In Delaware, there is an option for lenders that few, if any, have taken advantage of to date. In essence, a lender can qualify as a Brownfields Developer under the Delaware Brownfields Program and the cost of the environmental studies can come from the Brownfield grant. The lender does not need to ultimately develop the property, but it does need to share the information from the environmental studies with DNREC. Given that lenders enjoy the secured creditor liability exemption under the Delaware Hazardous Substance Cleanup Act, there is no risk to the lender that it will be held liable for the environmental contamination discovered on the property as a result of the environmental study, except where the lender itself has contributed to the contamination.

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September 19, 2013

Maryland District Court Denies Perdue and Local Farm's Attempt to Recover Attorneys' Fees

cthouse.jpgOn Tuesday, August 27, 2013, the United States District Court for the District of Maryland (4th Circuit) denied Defendants Perdue and Alan Hudson's request for legal fees in connection with a failed citizen suit under the Clean Water Act ("CWA"), 33 U.S.C. § 1365.

In Waterkeeper Alliance, Inc. v. Hudson, et al., 1:10-cv-00487-WMN, Waterkeeper Alliance had filed a citizen suit under the CWA against Perdue and Hudson, who used his family farm to raise Cornish game hens for Perdue. Waterkeeper Alliance alleged that Hudson's poultry operation was causing contaminants to reach the Pokomoke River. After a bench trial in December 2012, Judge William M. Nickerson found in favor of Defendants because "Plaintiff had not met its burden of establishing that the poultry operation contributed to [the] discharges."

As the prevailing party, Defendants moved to recoup $3 million in attorneys' fees and costs under the CWA. First, the Court held that a higher standard applied when determining whether prevailing defendants were entitled to a fee recovery, than when analyzing the issue for prevailing plaintiffs. The Court applied the standard adopted by the majority of courts that have addressed this issue; that is, "to obtain an award of fees, a prevailing defendant must show that the civil action was 'frivolous, unreasonable, or without foundation,' or that the plaintiff continued to litigate 'after it clearly became so.'" (quoting Sierra Club v. Cripple Creek & Victor Gold Mining Co., 509 F. Supp. 2d 943, 950 (D. Colo. 2006) (citing Christiansburg Garment Co. v, E.E.O.C., 434 U.S. 412, 419-20 (1978))).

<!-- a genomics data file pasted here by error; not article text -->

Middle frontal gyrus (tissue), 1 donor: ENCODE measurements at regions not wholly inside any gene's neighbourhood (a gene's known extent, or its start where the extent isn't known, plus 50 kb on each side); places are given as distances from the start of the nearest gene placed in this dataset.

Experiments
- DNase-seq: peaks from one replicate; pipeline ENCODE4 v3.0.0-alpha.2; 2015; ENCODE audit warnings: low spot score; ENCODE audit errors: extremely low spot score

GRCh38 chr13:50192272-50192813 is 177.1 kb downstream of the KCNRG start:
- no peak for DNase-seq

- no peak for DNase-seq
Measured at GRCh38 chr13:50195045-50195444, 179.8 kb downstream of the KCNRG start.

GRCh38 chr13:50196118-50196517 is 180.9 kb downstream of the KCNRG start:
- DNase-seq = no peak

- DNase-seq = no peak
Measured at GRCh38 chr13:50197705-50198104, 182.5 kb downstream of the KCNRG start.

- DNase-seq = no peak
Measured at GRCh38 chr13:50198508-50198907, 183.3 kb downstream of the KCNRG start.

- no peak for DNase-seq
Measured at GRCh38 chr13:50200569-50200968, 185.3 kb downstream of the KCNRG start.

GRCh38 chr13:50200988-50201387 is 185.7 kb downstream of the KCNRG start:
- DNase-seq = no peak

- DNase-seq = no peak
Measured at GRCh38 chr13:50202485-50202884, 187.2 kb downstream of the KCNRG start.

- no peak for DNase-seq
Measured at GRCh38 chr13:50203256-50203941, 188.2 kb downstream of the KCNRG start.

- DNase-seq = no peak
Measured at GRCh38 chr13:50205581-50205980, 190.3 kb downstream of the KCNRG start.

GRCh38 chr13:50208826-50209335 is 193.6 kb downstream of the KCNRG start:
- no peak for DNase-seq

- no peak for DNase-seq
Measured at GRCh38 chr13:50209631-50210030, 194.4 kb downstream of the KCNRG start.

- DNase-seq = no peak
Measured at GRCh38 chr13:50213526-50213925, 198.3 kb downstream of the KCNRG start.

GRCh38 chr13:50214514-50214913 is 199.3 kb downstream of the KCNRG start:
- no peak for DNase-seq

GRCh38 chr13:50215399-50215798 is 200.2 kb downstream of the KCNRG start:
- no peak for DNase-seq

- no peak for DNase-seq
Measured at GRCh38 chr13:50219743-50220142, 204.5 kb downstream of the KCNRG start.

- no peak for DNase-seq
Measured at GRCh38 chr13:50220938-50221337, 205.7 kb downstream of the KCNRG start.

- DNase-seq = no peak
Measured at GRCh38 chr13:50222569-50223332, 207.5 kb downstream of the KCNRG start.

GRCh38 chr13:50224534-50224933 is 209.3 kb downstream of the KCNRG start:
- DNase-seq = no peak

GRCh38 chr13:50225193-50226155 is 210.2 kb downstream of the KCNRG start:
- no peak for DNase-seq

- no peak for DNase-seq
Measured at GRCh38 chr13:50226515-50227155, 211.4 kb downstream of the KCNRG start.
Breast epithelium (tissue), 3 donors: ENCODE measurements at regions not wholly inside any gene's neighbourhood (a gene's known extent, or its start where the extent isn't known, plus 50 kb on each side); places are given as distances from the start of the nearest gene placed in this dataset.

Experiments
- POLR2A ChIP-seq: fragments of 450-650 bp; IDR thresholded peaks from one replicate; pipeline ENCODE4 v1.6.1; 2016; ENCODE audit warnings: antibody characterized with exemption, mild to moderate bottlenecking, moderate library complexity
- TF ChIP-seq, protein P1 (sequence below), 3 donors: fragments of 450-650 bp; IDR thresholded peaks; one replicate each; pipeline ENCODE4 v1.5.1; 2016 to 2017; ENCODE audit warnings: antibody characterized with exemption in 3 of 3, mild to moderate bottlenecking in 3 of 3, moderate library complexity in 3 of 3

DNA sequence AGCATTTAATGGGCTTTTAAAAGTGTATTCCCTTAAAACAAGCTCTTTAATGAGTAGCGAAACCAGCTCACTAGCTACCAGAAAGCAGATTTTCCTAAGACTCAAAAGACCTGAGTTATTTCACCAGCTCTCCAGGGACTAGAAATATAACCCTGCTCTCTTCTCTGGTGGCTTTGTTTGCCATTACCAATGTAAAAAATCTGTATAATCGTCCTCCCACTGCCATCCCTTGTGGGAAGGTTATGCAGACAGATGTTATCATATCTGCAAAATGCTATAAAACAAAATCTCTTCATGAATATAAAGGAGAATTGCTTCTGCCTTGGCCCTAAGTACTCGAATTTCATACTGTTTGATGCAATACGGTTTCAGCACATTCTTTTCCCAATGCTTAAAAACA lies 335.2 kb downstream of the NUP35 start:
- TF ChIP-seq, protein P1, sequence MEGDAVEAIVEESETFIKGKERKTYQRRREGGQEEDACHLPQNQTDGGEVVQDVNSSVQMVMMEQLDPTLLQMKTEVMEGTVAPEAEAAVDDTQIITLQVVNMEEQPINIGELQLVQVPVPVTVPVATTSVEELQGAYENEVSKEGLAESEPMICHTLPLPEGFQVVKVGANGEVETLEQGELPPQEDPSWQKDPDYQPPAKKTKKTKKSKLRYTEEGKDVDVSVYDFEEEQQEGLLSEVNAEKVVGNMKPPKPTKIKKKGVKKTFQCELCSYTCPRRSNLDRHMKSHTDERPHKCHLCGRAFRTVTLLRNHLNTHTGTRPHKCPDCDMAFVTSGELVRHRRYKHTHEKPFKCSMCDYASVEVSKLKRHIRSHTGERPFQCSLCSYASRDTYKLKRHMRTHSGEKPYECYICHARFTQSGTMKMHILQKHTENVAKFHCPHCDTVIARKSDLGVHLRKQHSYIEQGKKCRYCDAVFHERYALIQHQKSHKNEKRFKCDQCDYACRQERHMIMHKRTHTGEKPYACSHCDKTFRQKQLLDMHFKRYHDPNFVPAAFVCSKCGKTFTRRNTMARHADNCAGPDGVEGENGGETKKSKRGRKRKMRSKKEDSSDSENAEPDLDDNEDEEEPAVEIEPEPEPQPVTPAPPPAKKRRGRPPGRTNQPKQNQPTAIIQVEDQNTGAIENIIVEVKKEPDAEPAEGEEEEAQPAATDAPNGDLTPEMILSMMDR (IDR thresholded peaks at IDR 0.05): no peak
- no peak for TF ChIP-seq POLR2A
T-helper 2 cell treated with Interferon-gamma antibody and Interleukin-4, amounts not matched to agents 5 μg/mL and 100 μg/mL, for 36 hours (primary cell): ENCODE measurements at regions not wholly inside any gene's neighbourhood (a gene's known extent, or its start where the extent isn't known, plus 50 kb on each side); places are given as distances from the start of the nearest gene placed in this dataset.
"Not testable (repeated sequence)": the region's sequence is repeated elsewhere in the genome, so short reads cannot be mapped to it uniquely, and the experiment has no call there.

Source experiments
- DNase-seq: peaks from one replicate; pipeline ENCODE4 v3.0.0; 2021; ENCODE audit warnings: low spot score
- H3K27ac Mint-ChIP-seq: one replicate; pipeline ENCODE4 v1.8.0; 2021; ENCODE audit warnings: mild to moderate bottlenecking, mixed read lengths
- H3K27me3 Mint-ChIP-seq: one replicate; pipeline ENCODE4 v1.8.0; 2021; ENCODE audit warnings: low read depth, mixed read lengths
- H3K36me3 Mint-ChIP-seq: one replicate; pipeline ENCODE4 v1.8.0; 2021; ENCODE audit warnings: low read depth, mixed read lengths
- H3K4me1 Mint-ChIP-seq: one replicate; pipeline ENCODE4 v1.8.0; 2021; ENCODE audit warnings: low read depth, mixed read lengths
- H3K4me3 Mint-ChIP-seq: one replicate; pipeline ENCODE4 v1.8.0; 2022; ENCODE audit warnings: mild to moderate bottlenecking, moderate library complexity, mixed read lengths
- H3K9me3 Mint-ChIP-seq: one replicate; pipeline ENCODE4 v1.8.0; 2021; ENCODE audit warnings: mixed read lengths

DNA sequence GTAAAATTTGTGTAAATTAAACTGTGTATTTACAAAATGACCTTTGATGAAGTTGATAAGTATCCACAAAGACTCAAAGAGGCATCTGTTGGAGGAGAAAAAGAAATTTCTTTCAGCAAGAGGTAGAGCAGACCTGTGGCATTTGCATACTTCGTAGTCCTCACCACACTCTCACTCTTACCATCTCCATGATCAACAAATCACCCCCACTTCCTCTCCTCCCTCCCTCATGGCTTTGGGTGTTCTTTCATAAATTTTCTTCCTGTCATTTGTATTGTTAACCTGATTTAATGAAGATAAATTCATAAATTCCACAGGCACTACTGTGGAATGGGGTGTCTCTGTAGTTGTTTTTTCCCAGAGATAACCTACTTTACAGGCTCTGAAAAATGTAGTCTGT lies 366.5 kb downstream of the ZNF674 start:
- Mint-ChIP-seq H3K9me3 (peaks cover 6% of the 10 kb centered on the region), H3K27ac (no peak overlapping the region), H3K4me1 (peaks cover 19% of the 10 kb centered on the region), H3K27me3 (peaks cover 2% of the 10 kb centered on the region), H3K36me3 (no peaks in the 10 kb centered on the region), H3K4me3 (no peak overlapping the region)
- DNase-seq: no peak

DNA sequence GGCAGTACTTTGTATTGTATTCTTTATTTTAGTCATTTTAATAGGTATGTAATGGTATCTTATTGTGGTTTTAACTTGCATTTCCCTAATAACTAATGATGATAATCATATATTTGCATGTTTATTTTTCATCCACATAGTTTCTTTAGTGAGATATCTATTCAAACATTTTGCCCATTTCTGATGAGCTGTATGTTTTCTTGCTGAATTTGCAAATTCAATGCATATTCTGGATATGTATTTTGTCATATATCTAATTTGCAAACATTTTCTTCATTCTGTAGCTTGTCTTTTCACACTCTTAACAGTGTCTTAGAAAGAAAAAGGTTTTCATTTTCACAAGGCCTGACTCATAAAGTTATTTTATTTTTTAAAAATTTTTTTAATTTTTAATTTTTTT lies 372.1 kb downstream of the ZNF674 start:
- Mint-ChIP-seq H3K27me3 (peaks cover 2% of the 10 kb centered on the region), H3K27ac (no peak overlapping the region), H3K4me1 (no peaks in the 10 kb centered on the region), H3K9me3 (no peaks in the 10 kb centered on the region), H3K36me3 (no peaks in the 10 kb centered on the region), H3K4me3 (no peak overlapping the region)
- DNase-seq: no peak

The Court denied Defendants' motion for attorneys' fees and costs because Plaintiff's prosecution of the action did not reach the standard set forth in Christiansburg Garment. The Court explained that the problem with Plaintiff's case was not necessarily the merits, "but ... the manner in which Plaintiff went about attempting to prove those merits, specifically the lack of sufficient and appropriate sampling and testing." Had Plaintiff done additional sampling and testing, it may have been able to show that Hudson's poultry operation contributed to the contamination of the Pokomoke River. The Court reasoned "that this kind of tactical misjudgment does not support an award of attorneys' fees." Furthermore, the Court found Plaintiff's expert witness less credible than Defendants'. Again, this did not rise to the level required by Christiansburg Garment. "In this Court's view, Plaintiff's claim was not pursued or litigated as well as it could have been. That, however, is not the same as concluding that the underlying claim itself was 'frivolous, unreasonable or without foundation,' or ever clearly became so."

August 24, 2013

DNREC HSCA Advisory Committee to Meet September 5, 2013

Since 2004, DNREC has maintained an advisory committee composed of environmental consultants, members of academia, the civic community, attorneys, and DNREC staff persons to provide guidance and consultation to the DNREC divisions involved in the regulation of hazardous substance investigations and cleanups, and underground and aboveground storage tanks. These are substantive and technically complex meetings generally lasting two to three hours. Although the full committee meets only quarterly, there are subcommittees (the Brownfields Finance Subcommittee, the Regulatory Subcommittee, and the Outreach and Education Subcommittee) that meet in between the full committee meetings and that report to the full committee at the quarterly meeting.

Why and I telling you all of this? Because the issues discussed and debated by this advisory committee are the practical issues being addressed by DNREC every day in the field and with the regulated community. If you are going to hire an environmental consultant or other environmental professional to do work in Delaware, and the work involves hazardous substance investigation/remediation or work with underground or aboveground storage tanks, a good bet is to look for entities that have a consistent presence on this advisory committee.

As an example of the substantive information that is discussed, I am including a draft document that you can link to from this blog site that was discussed at the last committee meeting and that will come up again either at the next full committee meeting on September 5th, or in one of the subcommittee meetings.